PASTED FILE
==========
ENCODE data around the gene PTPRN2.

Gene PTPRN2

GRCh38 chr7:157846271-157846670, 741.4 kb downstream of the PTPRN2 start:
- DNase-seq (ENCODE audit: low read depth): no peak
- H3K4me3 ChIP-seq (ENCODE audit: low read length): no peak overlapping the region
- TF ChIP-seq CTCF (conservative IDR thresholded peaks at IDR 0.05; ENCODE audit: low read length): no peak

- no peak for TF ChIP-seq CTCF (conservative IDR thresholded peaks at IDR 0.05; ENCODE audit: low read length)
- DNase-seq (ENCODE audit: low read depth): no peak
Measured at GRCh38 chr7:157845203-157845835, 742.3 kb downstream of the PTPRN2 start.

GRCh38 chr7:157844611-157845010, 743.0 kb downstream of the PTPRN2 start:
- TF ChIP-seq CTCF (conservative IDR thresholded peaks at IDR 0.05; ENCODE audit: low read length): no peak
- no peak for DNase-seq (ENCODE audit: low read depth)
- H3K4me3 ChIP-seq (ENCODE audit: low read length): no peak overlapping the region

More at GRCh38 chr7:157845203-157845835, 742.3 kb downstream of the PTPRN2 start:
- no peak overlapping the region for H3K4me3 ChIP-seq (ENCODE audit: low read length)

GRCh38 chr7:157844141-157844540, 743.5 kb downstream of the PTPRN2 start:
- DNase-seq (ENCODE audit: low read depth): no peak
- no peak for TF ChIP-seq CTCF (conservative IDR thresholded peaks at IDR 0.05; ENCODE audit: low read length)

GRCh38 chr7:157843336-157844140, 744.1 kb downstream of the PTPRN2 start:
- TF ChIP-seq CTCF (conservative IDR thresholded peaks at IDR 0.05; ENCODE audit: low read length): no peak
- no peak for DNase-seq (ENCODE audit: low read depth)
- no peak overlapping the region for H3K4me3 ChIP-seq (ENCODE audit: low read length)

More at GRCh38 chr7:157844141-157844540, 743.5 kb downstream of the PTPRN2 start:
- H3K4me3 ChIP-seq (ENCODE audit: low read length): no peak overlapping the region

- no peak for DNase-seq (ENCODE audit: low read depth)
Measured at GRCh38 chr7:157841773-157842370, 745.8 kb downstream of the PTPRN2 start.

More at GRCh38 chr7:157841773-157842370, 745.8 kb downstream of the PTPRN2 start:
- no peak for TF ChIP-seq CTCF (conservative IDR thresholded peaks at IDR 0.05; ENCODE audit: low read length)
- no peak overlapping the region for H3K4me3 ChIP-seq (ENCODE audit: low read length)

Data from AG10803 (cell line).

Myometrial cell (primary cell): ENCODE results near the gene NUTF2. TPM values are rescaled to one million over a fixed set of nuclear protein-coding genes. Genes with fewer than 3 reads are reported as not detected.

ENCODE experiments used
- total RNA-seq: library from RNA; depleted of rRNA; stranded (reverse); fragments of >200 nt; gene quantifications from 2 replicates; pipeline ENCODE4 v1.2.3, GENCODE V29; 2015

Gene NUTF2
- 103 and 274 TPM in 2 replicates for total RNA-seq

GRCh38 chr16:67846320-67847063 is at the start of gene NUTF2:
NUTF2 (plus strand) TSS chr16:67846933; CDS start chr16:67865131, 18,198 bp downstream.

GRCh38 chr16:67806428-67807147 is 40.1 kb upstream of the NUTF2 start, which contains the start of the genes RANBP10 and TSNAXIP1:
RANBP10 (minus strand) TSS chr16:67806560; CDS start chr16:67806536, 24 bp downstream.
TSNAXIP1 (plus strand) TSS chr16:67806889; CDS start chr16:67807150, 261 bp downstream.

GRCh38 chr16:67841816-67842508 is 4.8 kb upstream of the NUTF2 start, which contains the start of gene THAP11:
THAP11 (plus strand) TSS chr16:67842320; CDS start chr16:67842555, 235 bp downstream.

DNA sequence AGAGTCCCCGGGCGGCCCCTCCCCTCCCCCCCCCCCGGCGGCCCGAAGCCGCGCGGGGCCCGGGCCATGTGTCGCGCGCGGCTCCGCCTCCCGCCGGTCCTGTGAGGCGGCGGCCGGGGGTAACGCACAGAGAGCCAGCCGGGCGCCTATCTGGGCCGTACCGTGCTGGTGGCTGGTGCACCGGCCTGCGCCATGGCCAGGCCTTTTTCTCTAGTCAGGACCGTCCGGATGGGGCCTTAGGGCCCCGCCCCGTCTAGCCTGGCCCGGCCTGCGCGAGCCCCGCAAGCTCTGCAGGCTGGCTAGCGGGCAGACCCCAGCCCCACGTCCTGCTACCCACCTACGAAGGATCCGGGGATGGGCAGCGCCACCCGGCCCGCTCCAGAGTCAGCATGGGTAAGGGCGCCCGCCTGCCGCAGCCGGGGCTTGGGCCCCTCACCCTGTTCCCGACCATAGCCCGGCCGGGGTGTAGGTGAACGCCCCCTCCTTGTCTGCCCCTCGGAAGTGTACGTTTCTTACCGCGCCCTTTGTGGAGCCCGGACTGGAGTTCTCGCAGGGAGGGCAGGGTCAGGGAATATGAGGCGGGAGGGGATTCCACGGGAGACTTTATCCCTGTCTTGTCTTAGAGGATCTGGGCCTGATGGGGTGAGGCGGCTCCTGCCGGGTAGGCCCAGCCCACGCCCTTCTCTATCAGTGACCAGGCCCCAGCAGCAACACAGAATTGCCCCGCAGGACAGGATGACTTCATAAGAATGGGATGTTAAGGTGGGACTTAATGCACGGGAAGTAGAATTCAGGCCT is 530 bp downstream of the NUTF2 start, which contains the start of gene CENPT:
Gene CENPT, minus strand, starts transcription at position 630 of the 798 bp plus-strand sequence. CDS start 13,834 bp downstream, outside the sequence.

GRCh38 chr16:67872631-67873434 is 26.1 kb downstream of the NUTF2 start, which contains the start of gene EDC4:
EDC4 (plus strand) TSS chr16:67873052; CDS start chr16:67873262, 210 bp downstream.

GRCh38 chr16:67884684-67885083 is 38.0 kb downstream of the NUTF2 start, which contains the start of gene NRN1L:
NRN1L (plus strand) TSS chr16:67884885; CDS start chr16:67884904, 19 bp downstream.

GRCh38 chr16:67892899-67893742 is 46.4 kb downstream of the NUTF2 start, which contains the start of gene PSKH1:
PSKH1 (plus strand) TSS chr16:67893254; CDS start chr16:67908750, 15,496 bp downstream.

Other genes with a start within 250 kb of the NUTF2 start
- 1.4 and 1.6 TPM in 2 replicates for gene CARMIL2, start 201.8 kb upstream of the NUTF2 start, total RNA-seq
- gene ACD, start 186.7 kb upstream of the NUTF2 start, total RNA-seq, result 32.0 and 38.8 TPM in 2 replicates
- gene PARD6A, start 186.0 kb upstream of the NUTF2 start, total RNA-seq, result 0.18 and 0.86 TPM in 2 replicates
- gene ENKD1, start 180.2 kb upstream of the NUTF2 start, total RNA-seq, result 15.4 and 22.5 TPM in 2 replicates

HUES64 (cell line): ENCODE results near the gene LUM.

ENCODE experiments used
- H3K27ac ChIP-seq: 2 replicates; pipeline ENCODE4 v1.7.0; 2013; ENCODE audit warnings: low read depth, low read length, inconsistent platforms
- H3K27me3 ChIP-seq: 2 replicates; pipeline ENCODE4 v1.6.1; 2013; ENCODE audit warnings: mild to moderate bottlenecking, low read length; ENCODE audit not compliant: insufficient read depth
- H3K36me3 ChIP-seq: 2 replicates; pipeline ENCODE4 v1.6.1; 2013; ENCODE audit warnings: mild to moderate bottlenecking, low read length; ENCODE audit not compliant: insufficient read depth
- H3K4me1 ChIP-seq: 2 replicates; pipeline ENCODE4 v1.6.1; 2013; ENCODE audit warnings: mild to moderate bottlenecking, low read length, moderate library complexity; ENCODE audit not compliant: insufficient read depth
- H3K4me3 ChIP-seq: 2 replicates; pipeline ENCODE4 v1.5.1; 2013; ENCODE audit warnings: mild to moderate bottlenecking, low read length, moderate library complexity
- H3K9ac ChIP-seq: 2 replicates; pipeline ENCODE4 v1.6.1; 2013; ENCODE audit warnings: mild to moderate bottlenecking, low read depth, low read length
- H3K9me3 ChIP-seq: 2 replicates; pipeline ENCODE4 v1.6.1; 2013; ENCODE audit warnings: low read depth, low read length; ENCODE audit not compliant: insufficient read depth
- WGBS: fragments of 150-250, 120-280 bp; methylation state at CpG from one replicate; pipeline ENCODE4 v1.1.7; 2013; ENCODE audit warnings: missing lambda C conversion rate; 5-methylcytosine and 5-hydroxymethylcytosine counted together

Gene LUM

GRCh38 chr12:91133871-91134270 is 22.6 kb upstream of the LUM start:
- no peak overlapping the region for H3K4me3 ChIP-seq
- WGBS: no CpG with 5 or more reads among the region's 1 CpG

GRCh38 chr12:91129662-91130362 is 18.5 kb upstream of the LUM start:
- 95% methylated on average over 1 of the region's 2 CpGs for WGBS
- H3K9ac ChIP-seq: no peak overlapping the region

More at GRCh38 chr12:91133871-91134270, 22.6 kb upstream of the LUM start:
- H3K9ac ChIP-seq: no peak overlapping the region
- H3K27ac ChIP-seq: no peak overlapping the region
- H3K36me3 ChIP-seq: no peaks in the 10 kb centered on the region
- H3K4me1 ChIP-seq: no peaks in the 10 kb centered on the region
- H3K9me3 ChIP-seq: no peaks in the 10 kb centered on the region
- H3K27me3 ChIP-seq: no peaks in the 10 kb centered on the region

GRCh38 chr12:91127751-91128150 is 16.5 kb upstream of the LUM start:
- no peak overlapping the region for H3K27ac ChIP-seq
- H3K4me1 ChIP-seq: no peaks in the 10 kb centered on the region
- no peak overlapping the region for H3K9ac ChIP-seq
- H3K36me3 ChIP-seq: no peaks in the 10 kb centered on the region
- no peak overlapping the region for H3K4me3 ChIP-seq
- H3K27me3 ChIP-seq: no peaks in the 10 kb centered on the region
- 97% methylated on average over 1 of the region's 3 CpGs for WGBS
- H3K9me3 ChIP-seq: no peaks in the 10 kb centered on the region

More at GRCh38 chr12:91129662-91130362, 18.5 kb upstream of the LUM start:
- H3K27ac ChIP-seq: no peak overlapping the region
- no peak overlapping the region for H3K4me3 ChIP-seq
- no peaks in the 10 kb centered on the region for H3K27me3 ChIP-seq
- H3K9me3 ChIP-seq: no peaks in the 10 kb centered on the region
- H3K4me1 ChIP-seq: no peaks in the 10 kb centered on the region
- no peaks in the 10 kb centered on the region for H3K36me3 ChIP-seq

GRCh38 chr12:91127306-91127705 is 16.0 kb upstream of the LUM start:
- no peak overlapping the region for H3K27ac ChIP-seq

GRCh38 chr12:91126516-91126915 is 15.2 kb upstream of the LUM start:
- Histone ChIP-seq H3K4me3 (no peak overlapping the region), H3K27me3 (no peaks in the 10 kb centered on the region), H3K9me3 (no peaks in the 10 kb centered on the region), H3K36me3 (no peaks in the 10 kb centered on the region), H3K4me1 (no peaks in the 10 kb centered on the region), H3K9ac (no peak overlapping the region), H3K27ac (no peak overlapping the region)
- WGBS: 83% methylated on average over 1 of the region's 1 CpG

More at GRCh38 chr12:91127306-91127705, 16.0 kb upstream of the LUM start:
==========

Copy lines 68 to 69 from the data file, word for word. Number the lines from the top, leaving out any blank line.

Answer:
- no peak overlapping the region for H3K4me3 ChIP-seq
- WGBS: no CpG with 5 or more reads among the region's 1 CpG